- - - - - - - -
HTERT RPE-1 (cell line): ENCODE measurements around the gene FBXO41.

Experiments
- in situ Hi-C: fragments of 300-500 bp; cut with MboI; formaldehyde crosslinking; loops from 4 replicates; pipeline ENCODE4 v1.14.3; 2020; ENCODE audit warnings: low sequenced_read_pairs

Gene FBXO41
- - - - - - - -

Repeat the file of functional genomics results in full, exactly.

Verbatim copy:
HTERT RPE-1 (cell line): ENCODE measurements around the gene FBXO41.

Experiments
- in situ Hi-C: fragments of 300-500 bp; cut with MboI; formaldehyde crosslinking; loops from 4 replicates; pipeline ENCODE4 v1.14.3; 2020; ENCODE audit warnings: low sequenced_read_pairs

Gene FBXO41